YOUNG PEOPLE ASK
How Can I Control My Spending?
“Recently I went into a store just to browse. I came out with an expensive item that I had no intention of buying when I walked in!”—Colin.
Colin admits that he has trouble controlling his spending. Do you have a similar problem? If so, this article can help you.
Why control your spending?
Myth: Being concerned about your spending habits will restrict your freedom.
Fact: Controlling your spending will give you more freedom, not less. “The more you know about money, the more of it you’ll have for the things you want—now and in the future,” says the book I’m Broke! The Money Handbook.
Consider: By controlling your spending . . .
You will have more money when you need it. “I would love to travel to South America at some time in the future,” says a teenager named Inez. “When I put money aside, I try to keep that goal in mind.”
You will have less (or even zero) debt. The Bible says: “The borrower is a slave to the lender.” (Proverbs 22:7) A young woman named Anna would agree. “Debt can take over your life,” she says. “Being debt free allows you to focus on your goals.”
You show yourself to be mature. People who control their spending are better prepared for adulthood. “It’s good training for the future, when I will live on my own,” says 20-year-old Jean. “I’m trying to be responsible with money now, so that I’ll be that way later.”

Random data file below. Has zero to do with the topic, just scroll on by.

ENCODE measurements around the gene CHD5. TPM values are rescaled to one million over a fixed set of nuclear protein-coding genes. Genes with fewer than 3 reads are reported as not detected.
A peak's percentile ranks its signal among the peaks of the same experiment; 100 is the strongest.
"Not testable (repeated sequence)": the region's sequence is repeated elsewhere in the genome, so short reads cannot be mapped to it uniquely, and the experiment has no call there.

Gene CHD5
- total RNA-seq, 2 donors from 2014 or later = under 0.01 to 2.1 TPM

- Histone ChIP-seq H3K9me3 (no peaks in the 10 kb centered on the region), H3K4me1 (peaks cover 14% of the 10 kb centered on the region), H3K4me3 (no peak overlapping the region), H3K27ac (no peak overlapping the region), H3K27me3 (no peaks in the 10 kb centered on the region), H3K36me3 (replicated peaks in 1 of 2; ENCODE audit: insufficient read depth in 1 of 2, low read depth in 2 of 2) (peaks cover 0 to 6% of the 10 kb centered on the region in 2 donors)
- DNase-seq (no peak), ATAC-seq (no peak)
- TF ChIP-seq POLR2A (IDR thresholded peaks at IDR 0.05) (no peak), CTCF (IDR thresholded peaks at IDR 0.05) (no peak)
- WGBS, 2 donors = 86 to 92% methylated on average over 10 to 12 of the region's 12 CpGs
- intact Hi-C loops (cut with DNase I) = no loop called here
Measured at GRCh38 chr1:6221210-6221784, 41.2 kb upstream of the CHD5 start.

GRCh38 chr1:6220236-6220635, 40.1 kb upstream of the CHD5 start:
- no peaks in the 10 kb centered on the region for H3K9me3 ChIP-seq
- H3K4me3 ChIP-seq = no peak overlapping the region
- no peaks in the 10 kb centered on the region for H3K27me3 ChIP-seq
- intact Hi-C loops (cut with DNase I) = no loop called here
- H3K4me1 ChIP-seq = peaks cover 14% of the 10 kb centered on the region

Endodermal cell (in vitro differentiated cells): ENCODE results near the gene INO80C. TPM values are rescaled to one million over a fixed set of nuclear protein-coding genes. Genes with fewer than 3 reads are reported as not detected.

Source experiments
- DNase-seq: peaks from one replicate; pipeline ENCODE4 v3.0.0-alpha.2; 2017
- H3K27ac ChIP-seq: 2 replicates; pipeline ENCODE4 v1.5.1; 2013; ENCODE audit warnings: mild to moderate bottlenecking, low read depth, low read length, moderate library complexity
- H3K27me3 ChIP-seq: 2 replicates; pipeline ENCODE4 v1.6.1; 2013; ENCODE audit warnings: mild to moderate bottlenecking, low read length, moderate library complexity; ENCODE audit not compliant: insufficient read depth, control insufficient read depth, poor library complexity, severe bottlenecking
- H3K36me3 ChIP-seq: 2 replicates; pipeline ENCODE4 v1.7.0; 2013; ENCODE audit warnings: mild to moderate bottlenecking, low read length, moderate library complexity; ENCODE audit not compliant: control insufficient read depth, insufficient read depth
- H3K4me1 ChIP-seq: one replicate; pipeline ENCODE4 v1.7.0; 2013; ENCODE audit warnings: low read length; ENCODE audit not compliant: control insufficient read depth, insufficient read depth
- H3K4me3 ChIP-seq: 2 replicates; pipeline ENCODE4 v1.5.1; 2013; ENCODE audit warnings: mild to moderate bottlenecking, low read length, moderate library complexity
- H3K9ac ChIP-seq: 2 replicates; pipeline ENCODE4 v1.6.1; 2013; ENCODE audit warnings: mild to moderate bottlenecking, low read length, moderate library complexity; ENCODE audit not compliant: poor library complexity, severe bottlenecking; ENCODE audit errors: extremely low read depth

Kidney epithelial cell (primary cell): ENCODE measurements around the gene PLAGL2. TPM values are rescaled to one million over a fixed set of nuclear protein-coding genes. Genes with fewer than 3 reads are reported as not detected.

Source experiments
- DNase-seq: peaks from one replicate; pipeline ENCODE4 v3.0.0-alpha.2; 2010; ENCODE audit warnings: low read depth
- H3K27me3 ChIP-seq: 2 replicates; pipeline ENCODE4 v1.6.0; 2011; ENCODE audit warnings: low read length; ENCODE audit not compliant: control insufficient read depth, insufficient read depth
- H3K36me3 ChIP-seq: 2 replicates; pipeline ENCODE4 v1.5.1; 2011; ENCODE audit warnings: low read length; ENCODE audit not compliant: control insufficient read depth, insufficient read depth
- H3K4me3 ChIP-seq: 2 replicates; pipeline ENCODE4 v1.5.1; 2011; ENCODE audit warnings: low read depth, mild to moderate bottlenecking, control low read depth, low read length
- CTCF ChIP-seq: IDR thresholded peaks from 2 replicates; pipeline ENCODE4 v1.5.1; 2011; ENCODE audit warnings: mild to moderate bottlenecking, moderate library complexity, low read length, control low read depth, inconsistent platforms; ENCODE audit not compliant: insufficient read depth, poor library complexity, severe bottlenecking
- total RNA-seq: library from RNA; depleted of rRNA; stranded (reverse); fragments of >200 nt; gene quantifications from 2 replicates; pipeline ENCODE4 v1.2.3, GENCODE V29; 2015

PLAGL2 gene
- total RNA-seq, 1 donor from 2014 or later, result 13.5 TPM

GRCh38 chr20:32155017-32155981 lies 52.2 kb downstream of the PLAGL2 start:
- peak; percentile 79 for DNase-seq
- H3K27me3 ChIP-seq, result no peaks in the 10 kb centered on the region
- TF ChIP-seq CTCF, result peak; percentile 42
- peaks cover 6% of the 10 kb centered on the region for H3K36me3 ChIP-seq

The bottom line: “Managing money on your own is an excellent first step toward becoming independent,” says the book The Complete Guide to Personal Finance: For Teenagers and College Students. “Effectively handling your money is a talent that will serve you well for the rest of your life.”
How to do it
Know your weaknesses. If you’re constantly running out of cash, first find out where your money is going. For some, online shopping is the culprit. For others, the problem is a slow financial ‘leak’ that drains their wallet by the end of the month!
“Small everyday expenses add up. A little gift here and there, a coffee stop, an extra item on sale at the grocery store—after a month of that, I’m wondering where a hundred dollars went!”—Hailey.
Create a budget. The Bible says: “The plans of the diligent surely lead to success.” (Proverbs 21:5) By creating a budget, you can make sure that your expenses are not greater than your income.
“If you spend more than you earn, determine where your money is going and eliminate the things you don’t need. Shrink the list of expenses until you are earning more than you are spending.”—Danielle.
Follow through. There are a number of ways you can keep track of your money and avoid needless spending. Some young people have found the following methods to be successful:
“Usually, I put my money straight into the bank because I know I’ll be less tempted to spend it if it’s there.”—David.
“When I go to the store, I bring a reasonable amount of money. That way, I can’t spend more than I intended to.”—Ellen.
“The longer I wait before buying something, the more realistically I consider whether or not I need it.”—Jesiah.
“I don’t have to go to every social event! It’s OK to say no if I just don’t have the means.”—Jennifer.
The bottom line: Managing money is a serious responsibility. That’s what Colin, quoted at the outset, has started to realize. “If I’m going to be the head of a household someday, I can’t be squandering money!” he says. “If I’m doing a poor job with money now as a single person, it doesn’t bode well for married life.”
Tip: “Tell someone about your budget plan, and ask that person to check in with you every so often. Accountability is a good thing!”—Vanessa.